Bureau of Energy Efficiency (MoP) Bureau of Energy Efficiency (MoP) thth4 Floor, Sewa Bhawan, 4 Floor, Sewa Bhawan, Sector 1, R K. Puram, Sector 1, R K. Puram, New Delhi 110 066. New Delhi 110 066. T +91 11 2617 9699 T +91 11 2617 9699 M +91 97174 58 799 M +91 96543 06 007 F +91 11 2617 8352 F +91 11 2617 8352 E-mail firstname.lastname@example.org E-mail email@example.com
? A “best practice” project convinces the target group of the economic and technical feasibility of trigeneration in
? Familiarity with trigeneration technology is enhanced.
? Interested persons are able to easily access information regarding the technology and suppliers.
? Potential sites for additional (privately financed) plants are evaluated.
? Suppliers of trigeneration plants develop the Indian market.
? The Indian government and / or individual states implement a concept for improving the legal and economic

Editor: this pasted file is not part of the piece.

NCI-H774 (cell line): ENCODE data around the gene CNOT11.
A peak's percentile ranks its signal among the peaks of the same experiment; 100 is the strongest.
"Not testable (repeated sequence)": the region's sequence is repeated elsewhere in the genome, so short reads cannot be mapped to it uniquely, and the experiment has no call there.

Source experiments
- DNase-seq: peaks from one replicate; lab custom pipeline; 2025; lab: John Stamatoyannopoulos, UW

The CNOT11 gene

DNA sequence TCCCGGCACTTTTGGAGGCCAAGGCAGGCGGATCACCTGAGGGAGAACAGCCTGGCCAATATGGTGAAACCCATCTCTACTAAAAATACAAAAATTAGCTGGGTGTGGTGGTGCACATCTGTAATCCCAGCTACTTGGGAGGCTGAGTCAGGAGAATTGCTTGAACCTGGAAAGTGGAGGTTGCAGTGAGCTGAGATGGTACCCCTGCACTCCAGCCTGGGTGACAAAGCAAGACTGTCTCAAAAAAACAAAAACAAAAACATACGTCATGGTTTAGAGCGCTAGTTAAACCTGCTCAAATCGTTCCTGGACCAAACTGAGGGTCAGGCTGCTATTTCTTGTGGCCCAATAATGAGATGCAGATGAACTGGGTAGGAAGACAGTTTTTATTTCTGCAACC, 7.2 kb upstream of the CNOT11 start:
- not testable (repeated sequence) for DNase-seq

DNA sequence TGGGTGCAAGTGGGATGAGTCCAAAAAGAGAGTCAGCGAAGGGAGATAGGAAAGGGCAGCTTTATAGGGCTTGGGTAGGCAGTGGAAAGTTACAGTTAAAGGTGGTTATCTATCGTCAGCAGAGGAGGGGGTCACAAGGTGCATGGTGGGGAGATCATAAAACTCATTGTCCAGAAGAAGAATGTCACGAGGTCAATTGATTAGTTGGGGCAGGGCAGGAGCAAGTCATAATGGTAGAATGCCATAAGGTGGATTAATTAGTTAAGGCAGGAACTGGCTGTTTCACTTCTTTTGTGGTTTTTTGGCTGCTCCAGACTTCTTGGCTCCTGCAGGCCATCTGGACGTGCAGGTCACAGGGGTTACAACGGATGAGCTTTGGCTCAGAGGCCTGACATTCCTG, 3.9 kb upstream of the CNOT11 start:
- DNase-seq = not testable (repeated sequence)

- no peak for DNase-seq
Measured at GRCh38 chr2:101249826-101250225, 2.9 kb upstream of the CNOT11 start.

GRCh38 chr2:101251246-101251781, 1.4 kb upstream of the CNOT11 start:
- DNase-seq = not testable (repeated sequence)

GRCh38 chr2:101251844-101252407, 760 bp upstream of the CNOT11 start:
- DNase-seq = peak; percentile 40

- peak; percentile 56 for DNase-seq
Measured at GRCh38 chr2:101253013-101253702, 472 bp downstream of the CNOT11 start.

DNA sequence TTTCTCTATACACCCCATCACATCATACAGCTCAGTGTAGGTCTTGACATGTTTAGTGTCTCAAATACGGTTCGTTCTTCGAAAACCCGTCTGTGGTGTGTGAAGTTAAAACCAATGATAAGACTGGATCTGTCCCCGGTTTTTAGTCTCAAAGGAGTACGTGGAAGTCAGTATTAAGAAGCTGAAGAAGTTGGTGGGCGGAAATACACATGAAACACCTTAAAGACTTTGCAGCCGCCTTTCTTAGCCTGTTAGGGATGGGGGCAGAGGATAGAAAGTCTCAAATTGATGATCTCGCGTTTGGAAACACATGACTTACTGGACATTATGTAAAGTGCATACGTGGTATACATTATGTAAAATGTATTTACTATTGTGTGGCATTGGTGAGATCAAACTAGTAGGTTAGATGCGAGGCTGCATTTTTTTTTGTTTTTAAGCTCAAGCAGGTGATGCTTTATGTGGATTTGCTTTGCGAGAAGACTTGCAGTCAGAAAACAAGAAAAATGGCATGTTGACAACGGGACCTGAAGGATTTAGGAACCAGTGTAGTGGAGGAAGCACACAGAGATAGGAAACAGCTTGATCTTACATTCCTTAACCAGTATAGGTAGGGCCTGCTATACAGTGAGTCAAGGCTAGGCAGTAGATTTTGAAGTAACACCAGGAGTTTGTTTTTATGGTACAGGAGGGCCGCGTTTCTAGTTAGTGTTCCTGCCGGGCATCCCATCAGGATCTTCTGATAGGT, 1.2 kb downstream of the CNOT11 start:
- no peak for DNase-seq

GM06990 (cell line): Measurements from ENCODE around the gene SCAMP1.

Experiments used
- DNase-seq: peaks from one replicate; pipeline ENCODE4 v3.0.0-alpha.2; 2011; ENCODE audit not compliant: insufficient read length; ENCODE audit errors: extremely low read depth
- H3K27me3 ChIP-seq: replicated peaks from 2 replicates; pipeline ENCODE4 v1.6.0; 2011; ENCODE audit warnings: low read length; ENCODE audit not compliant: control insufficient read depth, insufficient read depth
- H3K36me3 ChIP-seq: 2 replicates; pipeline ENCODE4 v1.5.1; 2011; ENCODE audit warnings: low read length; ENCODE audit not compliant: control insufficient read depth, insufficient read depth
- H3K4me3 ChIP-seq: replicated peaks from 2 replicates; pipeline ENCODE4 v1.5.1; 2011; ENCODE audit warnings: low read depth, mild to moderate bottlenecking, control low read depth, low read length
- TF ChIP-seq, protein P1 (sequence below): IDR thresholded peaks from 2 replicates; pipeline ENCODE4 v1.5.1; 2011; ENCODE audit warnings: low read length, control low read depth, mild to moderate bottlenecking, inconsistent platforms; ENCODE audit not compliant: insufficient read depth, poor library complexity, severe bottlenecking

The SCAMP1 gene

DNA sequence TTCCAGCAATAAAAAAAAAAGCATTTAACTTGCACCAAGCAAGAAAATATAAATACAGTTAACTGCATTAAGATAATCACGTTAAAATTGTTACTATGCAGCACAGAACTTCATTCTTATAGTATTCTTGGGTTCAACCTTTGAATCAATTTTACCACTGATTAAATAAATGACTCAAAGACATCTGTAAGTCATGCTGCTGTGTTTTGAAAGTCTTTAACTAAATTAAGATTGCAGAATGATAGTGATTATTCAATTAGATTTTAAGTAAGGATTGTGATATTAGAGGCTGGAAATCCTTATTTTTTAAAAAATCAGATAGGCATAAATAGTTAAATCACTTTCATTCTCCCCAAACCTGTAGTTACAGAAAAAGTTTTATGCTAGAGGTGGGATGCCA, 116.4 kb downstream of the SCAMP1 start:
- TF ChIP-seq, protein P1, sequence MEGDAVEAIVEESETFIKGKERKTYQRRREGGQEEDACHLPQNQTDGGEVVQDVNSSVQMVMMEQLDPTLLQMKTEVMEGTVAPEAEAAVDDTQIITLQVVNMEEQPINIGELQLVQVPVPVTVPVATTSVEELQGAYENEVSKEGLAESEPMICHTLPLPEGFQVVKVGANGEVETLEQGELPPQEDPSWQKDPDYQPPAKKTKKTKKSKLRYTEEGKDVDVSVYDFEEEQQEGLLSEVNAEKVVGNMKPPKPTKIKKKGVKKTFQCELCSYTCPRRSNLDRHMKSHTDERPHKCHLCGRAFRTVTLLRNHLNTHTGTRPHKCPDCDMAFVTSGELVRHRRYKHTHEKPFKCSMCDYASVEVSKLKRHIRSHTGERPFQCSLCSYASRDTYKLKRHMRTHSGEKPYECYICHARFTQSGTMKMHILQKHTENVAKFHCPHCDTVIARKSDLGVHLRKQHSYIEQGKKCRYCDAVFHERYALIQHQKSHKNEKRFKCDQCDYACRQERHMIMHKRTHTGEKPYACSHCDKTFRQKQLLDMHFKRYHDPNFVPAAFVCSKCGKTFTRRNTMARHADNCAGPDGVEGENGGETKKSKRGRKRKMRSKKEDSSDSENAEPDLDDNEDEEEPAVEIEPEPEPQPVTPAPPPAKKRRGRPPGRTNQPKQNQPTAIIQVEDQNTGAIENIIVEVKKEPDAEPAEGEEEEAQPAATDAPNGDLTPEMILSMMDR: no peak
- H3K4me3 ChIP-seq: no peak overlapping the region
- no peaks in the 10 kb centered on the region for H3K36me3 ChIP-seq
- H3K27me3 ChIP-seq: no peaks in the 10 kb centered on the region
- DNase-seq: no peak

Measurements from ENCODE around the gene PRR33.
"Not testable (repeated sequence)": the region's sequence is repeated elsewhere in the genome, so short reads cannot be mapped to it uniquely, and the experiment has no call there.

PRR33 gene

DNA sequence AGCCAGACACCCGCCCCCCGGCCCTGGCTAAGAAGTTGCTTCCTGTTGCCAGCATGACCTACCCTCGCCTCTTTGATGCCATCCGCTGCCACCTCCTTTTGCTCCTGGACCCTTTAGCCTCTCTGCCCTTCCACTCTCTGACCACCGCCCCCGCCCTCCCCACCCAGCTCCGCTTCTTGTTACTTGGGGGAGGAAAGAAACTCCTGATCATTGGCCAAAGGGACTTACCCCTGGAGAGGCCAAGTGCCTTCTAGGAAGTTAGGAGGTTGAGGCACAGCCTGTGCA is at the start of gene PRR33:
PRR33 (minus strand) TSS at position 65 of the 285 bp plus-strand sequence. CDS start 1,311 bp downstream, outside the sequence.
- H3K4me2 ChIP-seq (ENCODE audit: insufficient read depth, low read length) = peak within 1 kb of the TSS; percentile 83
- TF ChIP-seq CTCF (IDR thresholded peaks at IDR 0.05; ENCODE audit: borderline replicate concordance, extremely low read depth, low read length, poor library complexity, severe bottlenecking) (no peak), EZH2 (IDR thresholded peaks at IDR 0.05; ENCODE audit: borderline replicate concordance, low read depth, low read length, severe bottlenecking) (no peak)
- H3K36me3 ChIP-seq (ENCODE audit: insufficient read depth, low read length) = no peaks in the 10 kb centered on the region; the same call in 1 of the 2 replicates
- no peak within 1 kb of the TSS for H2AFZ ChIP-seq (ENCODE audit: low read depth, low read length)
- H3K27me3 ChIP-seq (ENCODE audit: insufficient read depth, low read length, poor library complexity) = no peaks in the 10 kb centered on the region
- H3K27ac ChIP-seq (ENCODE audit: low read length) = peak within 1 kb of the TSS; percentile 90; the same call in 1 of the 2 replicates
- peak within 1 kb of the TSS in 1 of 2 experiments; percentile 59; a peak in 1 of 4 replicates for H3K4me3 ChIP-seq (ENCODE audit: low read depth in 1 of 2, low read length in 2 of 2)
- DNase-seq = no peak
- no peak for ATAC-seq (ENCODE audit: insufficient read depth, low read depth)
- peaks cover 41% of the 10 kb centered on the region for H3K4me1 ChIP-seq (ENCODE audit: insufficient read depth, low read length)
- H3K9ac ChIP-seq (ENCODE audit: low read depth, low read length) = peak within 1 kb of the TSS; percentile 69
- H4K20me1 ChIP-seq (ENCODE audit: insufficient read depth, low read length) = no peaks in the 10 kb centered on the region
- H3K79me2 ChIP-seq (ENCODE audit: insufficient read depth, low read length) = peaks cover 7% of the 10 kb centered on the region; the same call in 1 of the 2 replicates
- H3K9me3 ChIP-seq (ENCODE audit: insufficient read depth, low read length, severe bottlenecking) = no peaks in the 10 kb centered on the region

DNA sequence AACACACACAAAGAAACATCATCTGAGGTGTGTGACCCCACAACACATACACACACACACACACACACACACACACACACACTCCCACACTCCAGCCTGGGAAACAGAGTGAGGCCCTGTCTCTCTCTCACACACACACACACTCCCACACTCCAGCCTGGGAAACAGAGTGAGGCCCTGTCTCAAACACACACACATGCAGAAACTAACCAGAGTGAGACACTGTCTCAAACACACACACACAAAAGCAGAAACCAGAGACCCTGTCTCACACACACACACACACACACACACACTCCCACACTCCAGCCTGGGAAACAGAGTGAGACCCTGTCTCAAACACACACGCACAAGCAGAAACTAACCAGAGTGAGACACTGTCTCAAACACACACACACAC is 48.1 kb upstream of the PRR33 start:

framework for trigeneration (CCHP) plants.
? Decision makers in industry, the service sector and public
administration are made aware of the opportunities offered by trigeneration and incorporate these in their planning.
Being able to see the functioning of the pilot plant coupled with the easy accessibility of manufacturer information
lowers people’s hesitation to conduct their own feasibility studies. Indian plant manufacturers recognise trigeneration
as a market opportunity and develop relevant products. Foreign suppliers feel encouraged to venture onto the Indian
? Measurements at the pilot plant establish the impact not just
on the national climate balance but also on stabilising the power grid. The pilot plant saves about 20% to 30% of
primary energy obtained from coal power plants as compared to conventional systems. Grid load reduction takes
place mainly during peak load hours. About 40,000 tons of carbon dioxide emissions are saved in 20 years. Up to 100
privately financed plants between 200 to 2000 kW are initiated within five years due to the campaign.